To Reads: Autopsy Room Four, Everything’s Eventual, That Feeling You Can Only Say What It Is In French, 1408, Riding the Bullet

 

3. Nightmares and Dreamscapes

Cover of Stephen King's Nightmares and Dreamscapes
Stephen King – Nightmares and Dreamscapes

 

Nightmares and Dreamscapes is an odd collection and probably the oddest amongst all Stephen King short story collections.

I don’t think all the stories in Nightmares and Dreamscapes are great. Yet, it features some of my favorite stories of his.

It starts of fantastic with another one of Stephen King’s novellas, Dolan’s Cadillac. It’s the story about a man taking revenge on a crime boss, but also serves as an homage to Edgar Allan Poe.

Stories such as Sneakers and Dedication don’t seem to get a lot of love. Yet I came to enjoy those two a lot, and I’d wholeheartedly recommend them.

Other great stories include Suffer the Little Children, My Pretty Pony and The Ten O’clock People. My favorites, however, were the Lovecraft inspired Crouch End and The Moving Finger.

One thing I was surprised about was Stephen King’s decision to include Head Down. It’s a nonfictional essay about the Bangor West Little League baseball team. I’m not one for baseball and neither know a lot about the game or the rules, yet Stephen King’s writing made it a very enjoyable experience.

Overall, Nightmares and Dreamscapes was odd. It had its share of silly stories such as Chattery Teeth, but all in all it was a great read and none of the stories were terrible or forgettable.

Another thing I came to enjoy a lot was the switch of format and tone. Nightmares and Dreamscapes is truly the broadest of all the Stephen King short story collections, including a variety of genres, formats and narrative choices.

To Reads: Dolan’s Cadillac, Suffer the Little Children, The Moving Finger, My Pretty Pony, The Ten O’clock People, Crouch End

 

2. Night Shift

Cover of Stephen King's Night Shift
Stephen King – Night Shift

 

Night Shift is Stephen King’s very first collection of short stories. It was exactly what I was looking for when I think of a Stephen King short story collection.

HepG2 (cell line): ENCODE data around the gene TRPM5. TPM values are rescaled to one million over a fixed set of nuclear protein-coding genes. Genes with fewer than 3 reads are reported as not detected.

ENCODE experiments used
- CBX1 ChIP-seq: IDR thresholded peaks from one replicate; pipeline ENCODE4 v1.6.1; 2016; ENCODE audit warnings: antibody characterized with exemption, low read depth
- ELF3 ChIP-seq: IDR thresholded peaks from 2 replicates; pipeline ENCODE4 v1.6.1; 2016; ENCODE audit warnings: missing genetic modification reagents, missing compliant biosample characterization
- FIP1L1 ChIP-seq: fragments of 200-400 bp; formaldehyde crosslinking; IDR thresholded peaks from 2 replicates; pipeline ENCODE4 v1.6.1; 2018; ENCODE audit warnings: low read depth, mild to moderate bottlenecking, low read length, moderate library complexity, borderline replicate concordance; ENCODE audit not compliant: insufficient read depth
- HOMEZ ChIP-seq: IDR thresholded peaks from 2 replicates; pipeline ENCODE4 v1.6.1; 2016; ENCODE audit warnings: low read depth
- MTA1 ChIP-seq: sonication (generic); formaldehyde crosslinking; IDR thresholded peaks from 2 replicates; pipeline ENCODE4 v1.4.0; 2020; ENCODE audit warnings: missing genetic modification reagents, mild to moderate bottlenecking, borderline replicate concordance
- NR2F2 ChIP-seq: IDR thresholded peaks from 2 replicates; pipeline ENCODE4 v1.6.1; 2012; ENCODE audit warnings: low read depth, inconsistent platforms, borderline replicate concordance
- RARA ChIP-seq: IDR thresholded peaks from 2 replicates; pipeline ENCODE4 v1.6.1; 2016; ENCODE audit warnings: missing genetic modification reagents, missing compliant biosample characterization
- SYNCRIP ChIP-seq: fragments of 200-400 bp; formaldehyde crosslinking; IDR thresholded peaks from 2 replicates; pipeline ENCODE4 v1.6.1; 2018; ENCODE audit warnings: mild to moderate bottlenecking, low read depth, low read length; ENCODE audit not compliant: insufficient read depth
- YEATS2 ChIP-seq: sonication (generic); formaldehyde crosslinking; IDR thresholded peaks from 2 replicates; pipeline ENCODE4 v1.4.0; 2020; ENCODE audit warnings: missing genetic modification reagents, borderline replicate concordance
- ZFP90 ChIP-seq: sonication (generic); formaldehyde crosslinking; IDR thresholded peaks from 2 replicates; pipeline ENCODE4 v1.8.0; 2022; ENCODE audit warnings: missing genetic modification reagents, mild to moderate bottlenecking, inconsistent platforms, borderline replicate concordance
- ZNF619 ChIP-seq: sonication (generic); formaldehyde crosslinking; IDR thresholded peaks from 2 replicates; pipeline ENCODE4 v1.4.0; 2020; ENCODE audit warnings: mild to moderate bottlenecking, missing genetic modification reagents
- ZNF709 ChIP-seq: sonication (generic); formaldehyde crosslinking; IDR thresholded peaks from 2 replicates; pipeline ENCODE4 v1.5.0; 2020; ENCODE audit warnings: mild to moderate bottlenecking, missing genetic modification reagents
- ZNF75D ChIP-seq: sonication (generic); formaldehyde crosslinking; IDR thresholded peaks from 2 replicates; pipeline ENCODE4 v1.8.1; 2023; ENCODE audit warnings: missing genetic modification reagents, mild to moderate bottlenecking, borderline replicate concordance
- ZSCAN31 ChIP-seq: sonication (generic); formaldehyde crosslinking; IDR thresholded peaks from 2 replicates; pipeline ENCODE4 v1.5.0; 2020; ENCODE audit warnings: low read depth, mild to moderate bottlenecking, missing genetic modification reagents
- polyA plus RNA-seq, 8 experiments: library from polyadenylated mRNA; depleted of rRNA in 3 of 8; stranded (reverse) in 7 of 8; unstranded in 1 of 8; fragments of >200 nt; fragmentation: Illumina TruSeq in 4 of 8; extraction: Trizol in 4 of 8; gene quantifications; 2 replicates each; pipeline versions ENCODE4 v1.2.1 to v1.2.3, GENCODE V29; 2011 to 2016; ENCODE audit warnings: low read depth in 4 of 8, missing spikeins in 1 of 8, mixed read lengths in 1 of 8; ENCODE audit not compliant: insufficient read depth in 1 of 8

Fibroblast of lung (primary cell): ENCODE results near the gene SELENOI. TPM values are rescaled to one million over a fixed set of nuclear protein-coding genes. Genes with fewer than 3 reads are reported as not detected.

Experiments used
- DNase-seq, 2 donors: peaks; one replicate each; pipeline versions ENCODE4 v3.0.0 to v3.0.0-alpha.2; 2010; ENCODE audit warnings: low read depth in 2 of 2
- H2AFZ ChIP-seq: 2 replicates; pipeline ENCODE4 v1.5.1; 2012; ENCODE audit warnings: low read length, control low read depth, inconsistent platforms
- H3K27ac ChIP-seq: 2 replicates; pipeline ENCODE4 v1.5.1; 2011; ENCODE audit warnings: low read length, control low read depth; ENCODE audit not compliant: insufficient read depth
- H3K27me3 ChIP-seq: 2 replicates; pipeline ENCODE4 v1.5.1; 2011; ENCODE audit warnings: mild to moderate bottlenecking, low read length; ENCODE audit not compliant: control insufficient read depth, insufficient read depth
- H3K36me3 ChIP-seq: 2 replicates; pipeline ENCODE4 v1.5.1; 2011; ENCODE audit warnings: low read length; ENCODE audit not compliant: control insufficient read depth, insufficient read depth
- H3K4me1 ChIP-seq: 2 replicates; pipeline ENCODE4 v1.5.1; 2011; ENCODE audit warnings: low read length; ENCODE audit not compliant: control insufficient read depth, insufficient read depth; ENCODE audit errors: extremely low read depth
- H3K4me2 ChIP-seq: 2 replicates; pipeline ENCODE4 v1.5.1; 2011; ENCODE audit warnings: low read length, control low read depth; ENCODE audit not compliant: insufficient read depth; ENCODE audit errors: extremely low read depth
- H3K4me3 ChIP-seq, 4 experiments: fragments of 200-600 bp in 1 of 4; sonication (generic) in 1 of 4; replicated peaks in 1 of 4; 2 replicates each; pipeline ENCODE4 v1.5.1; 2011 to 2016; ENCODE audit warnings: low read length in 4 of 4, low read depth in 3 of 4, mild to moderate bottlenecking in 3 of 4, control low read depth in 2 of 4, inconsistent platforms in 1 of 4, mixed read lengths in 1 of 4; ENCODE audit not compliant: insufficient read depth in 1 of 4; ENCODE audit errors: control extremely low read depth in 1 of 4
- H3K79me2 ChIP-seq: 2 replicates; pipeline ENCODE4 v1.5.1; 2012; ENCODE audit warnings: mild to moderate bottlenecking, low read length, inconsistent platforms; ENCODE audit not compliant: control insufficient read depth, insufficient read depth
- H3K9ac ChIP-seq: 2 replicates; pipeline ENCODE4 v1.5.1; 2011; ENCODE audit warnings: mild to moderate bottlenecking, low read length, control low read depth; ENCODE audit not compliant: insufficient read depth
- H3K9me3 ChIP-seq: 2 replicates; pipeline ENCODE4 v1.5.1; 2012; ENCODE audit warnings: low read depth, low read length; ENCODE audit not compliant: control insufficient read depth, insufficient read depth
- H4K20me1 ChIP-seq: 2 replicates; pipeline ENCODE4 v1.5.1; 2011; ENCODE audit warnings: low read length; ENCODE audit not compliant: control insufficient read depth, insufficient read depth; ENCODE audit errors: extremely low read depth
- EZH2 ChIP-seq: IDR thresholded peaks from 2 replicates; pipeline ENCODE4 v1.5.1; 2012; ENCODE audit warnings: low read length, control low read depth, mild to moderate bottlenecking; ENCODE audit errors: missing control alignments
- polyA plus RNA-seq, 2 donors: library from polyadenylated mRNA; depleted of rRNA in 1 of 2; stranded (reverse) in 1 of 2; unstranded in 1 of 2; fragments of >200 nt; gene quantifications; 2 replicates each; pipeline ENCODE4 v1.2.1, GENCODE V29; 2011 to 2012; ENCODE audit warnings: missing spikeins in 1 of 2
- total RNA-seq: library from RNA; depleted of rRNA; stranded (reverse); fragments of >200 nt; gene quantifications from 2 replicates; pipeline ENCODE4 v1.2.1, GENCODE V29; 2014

It’s a fantastic collection of all out and pulpy horror.

Sure, Night Shift might not be as refined and lack the finesse of his later work, but I still loved many of the stories in this collection.

However, it features not only horror stories. There are the deeply emotional stories The Last Rung on the Ladder and The Woman in the Room.

Yet, it’s also full of goofy and weird stories that I really didn’t care for. Trucks, Battleground or The Mangler are examples of those.

Night shift has also one of the strongest starts with the great Jerusalem’s Lot and Graveyard Shift, two of the best stories in the entire collection.

What follows, however, are the weaker entries of the collection, the stories who are sillier and almost nonsensical.

Overall, The Ledge, Quitters Inc. or Children of the Corn more than make up for the weaker entries. They elevate Night Shift to one of the best Stephen King short story collections out there.

The main reason I didn’t rank Night Shift as number one is first the sillier stories in this collection, and second, that Skeleton Crew is a stronger collection overall.

To Reads: Jerusalem’s Lot, Graveyard Shift, I Am the Doorway, Gray Matter, Strawberry Spring, The Ledge, Quitters Inc., Children of the Corn, The Last Rung on the Ladder, The Woman in the Room

 

1. Skeleton Crew

Cover of Stephen King's Skeleton Crew
Stephen King – Skeleton Crew

 

Skeleton Crew was the very first Stephen King short story collection I read, but one that should prove my favorite.

This one really has it all. It includes a plethora of true horror stories, but also several more interesting and fantastical entries.

We are already off for a fantastic start, with Stephen King’s the Mist. It’s one of his most popular and famous novellas, about a town engulfed by an otherworldly mist and the creatures that come with it.

The stories that stood out to me the most were Mrs. Todd’s Shortcut and The Jaunt, incidentally two of the more fantastical entries in this collection.

However, many of the true horror stories were also fantastic. The Monkey, The Raft, The Reaper’s Image and the suspenseful Gramma are all great reads.

Yet Skeleton Crew also has its share of weirder stories. Survivor Type is one of Stephen King’s most disturbing stories, and his story Nona is nothing short of a trip down into insanity.

The one story that surprised me the most, however, was The Reach. It’s the most heartfelt and beautiful of all of Stephen King’s short stories.

There might be one or two stories I didn’t care too much about, but those are easily brushed aside by the many strong entries. Skeleton Crew, like Night Shift, is not as refined or well-written as some later Stephen King short story collections. The stories felt stronger, more rough and creepy, and made me far more uneasy than some of his more recent ones.

Skeleton Crew is as full of horror as Night Shift. Yet, it doesn’t shy away from experimenting and including different stories like Everything’s Eventual and Nightmares and Dreamscapes. It never feels too broad though, and is mostly a pure horror collection. One with no silly, over-the-top stories like the ones we found in Night Shift.

Skeleton Crew was the very first and, in my opinion, also the best of the six Stephen King short story collections out there. I think it’s one of the greatest entry points into the world of Stephen King.

To Reads: The Mist, Cain Rose Up, Mrs. Todd’s Shortcut, The Jaunt, The Raft, The Reaper’s Image, Nona, Survivor Type, Gramma, The Ballad of the Flexible Bullet, The Reach